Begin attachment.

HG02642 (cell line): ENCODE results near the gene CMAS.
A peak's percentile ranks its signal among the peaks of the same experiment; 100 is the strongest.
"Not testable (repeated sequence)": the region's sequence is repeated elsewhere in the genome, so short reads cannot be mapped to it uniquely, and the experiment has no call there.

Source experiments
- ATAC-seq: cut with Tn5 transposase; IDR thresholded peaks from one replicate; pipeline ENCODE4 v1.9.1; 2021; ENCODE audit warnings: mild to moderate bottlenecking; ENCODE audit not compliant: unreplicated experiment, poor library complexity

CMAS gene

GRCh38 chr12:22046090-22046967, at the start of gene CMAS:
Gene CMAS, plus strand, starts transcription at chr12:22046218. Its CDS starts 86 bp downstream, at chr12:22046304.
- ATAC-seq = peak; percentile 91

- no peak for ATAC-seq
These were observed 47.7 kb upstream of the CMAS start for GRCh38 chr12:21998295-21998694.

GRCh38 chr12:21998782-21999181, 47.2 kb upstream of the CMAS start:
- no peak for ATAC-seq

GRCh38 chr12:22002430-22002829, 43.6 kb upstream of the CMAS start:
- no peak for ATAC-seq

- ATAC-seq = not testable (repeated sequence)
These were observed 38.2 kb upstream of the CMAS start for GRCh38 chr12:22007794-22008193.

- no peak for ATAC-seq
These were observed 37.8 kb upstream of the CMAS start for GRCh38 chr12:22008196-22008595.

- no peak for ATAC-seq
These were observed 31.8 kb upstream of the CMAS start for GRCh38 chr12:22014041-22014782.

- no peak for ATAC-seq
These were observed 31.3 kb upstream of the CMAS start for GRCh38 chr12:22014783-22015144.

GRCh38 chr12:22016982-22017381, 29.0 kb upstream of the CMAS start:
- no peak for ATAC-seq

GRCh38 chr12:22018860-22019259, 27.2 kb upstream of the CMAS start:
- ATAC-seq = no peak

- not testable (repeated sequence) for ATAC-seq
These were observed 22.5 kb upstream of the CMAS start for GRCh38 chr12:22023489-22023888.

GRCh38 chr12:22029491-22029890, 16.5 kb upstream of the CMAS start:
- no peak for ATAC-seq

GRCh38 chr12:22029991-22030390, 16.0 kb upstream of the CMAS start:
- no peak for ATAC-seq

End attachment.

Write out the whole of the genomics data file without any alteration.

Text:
HG02642 (cell line): ENCODE results near the gene CMAS.
A peak's percentile ranks its signal among the peaks of the same experiment; 100 is the strongest.
"Not testable (repeated sequence)": the region's sequence is repeated elsewhere in the genome, so short reads cannot be mapped to it uniquely, and the experiment has no call there.

Source experiments
- ATAC-seq: cut with Tn5 transposase; IDR thresholded peaks from one replicate; pipeline ENCODE4 v1.9.1; 2021; ENCODE audit warnings: mild to moderate bottlenecking; ENCODE audit not compliant: unreplicated experiment, poor library complexity

CMAS gene

GRCh38 chr12:22046090-22046967, at the start of gene CMAS:
Gene CMAS, plus strand, starts transcription at chr12:22046218. Its CDS starts 86 bp downstream, at chr12:22046304.
- ATAC-seq = peak; percentile 91

- no peak for ATAC-seq
These were observed 47.7 kb upstream of the CMAS start for GRCh38 chr12:21998295-21998694.

GRCh38 chr12:21998782-21999181, 47.2 kb upstream of the CMAS start:
- no peak for ATAC-seq

GRCh38 chr12:22002430-22002829, 43.6 kb upstream of the CMAS start:
- no peak for ATAC-seq

- ATAC-seq = not testable (repeated sequence)
These were observed 38.2 kb upstream of the CMAS start for GRCh38 chr12:22007794-22008193.

- no peak for ATAC-seq
These were observed 37.8 kb upstream of the CMAS start for GRCh38 chr12:22008196-22008595.

- no peak for ATAC-seq
These were observed 31.8 kb upstream of the CMAS start for GRCh38 chr12:22014041-22014782.

- no peak for ATAC-seq
These were observed 31.3 kb upstream of the CMAS start for GRCh38 chr12:22014783-22015144.

GRCh38 chr12:22016982-22017381, 29.0 kb upstream of the CMAS start:
- no peak for ATAC-seq

GRCh38 chr12:22018860-22019259, 27.2 kb upstream of the CMAS start:
- ATAC-seq = no peak

- not testable (repeated sequence) for ATAC-seq
These were observed 22.5 kb upstream of the CMAS start for GRCh38 chr12:22023489-22023888.

GRCh38 chr12:22029491-22029890, 16.5 kb upstream of the CMAS start:
- no peak for ATAC-seq

GRCh38 chr12:22029991-22030390, 16.0 kb upstream of the CMAS start:
- no peak for ATAC-seq